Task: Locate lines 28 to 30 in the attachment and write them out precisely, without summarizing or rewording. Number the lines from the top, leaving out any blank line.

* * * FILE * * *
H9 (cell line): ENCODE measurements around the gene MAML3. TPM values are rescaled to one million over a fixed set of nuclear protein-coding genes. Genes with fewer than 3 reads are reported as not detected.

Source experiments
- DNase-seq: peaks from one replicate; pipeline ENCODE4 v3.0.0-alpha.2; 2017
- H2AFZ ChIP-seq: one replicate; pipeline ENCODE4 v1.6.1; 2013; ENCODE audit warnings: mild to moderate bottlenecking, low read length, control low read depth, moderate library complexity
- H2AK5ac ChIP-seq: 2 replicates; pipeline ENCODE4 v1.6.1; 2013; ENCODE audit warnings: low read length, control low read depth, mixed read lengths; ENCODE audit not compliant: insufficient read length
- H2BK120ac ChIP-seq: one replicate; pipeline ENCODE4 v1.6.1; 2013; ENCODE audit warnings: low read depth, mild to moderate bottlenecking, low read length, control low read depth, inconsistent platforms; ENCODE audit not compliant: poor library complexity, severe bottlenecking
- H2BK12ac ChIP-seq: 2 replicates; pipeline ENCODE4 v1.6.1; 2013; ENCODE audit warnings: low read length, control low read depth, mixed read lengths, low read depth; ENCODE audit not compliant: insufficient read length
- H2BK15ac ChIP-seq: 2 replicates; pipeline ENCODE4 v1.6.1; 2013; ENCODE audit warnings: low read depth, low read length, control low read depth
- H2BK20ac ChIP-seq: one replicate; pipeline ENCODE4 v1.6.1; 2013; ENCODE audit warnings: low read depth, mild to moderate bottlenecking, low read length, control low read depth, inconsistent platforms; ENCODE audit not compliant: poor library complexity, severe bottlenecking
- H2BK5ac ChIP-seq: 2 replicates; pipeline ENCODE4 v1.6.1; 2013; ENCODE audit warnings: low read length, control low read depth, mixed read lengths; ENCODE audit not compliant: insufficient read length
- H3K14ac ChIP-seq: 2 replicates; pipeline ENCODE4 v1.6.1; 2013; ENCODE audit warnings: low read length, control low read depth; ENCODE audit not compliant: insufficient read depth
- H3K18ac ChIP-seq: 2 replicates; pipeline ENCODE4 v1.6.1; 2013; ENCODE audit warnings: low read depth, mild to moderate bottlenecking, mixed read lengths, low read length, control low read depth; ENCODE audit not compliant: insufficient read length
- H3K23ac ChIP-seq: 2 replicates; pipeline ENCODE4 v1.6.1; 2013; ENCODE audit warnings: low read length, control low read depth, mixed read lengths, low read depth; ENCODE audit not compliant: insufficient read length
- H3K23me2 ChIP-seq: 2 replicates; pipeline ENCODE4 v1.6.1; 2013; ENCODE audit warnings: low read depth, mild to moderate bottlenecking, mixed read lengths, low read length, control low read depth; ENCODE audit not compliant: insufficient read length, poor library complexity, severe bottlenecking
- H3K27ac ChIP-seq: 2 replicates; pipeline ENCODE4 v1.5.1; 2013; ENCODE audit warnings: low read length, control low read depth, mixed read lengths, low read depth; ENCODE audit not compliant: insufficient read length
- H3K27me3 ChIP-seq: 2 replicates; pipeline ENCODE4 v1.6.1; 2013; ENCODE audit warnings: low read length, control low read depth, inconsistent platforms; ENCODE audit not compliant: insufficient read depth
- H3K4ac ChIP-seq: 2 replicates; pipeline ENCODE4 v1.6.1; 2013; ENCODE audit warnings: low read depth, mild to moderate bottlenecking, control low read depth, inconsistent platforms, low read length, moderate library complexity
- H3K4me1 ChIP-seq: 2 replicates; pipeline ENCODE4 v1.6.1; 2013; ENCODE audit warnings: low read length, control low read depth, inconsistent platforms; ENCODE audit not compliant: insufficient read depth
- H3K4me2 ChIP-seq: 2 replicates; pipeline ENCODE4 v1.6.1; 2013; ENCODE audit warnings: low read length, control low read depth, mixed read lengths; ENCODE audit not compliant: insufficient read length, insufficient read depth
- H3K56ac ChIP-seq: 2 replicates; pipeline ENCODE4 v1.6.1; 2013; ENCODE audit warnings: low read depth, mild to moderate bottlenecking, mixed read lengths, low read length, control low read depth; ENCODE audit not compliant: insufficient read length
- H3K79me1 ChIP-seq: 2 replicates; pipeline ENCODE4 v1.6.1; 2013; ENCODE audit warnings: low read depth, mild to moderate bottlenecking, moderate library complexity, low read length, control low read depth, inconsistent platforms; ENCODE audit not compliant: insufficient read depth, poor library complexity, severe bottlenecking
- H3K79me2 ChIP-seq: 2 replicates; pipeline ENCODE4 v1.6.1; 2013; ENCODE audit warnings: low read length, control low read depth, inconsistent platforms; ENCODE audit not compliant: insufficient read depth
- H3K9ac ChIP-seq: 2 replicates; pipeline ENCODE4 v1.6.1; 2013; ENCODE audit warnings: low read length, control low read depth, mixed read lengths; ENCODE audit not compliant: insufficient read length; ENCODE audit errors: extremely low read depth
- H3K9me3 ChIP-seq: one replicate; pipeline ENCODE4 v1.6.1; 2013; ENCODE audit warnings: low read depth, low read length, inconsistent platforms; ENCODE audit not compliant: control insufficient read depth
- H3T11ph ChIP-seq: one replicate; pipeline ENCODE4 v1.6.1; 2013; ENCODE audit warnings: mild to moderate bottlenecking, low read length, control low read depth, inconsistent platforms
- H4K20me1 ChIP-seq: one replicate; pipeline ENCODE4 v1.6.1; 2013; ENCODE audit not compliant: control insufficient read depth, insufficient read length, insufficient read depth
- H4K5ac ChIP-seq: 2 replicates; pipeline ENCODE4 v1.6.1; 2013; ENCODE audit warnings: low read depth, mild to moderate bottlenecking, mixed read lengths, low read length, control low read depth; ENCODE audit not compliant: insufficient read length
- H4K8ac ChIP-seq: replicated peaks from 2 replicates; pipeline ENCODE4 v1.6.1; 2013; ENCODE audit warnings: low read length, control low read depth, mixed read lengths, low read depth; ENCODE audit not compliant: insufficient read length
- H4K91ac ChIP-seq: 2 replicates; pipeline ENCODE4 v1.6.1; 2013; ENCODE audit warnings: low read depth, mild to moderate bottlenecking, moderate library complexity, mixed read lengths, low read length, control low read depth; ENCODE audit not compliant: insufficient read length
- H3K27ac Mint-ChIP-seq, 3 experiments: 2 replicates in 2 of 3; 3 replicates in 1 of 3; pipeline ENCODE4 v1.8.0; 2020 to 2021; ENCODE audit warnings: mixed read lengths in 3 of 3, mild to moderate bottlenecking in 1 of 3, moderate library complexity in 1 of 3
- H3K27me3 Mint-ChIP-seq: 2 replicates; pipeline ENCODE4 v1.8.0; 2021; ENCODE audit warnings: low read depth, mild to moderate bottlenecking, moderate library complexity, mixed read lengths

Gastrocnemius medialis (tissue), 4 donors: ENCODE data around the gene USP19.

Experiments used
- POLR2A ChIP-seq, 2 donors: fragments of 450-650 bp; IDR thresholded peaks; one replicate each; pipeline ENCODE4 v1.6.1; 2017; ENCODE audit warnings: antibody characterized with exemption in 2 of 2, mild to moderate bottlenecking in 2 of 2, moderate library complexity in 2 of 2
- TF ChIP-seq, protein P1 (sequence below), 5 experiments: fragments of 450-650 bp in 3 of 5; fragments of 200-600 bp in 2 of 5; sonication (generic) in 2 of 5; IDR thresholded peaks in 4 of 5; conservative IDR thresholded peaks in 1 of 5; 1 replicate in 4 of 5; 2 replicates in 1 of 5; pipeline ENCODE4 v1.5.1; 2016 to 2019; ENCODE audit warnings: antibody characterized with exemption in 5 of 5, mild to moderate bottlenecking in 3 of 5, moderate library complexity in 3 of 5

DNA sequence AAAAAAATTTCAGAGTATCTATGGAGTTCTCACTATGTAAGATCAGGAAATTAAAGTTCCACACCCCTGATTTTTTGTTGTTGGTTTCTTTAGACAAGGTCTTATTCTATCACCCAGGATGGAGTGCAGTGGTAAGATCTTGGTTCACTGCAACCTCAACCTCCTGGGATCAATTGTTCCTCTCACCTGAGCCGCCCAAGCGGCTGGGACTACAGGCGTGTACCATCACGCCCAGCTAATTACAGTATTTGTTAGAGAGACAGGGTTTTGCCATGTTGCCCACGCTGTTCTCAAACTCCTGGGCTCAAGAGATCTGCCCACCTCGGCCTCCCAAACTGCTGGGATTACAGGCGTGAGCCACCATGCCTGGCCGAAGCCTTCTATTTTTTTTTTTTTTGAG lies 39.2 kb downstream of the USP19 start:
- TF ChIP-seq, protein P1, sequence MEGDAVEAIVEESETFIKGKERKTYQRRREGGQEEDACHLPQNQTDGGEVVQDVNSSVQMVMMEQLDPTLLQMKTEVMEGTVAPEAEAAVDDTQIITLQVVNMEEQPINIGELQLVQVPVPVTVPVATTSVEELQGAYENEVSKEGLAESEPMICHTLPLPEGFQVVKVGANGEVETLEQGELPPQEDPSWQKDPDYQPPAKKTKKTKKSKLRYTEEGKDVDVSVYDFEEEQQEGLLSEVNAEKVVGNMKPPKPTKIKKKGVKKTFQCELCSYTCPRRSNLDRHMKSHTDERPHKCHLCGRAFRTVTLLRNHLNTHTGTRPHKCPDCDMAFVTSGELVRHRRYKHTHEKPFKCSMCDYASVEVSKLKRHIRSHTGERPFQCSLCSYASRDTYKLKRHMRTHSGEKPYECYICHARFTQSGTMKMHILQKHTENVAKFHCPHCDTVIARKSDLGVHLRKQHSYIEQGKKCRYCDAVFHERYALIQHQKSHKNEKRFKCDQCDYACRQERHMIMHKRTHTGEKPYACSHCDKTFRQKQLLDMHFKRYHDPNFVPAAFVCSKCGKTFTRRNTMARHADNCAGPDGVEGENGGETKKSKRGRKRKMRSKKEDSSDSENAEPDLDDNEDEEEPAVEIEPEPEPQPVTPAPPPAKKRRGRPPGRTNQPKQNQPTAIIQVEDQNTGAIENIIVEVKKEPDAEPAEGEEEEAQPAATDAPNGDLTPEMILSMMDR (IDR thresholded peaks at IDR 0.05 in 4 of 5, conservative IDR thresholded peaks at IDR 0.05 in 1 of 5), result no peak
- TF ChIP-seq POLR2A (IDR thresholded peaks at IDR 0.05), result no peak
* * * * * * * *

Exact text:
- H4K8ac ChIP-seq: replicated peaks from 2 replicates; pipeline ENCODE4 v1.6.1; 2013; ENCODE audit warnings: low read length, control low read depth, mixed read lengths, low read depth; ENCODE audit not compliant: insufficient read length
- H4K91ac ChIP-seq: 2 replicates; pipeline ENCODE4 v1.6.1; 2013; ENCODE audit warnings: low read depth, mild to moderate bottlenecking, moderate library complexity, mixed read lengths, low read length, control low read depth; ENCODE audit not compliant: insufficient read length
- H3K27ac Mint-ChIP-seq, 3 experiments: 2 replicates in 2 of 3; 3 replicates in 1 of 3; pipeline ENCODE4 v1.8.0; 2020 to 2021; ENCODE audit warnings: mixed read lengths in 3 of 3, mild to moderate bottlenecking in 1 of 3, moderate library complexity in 1 of 3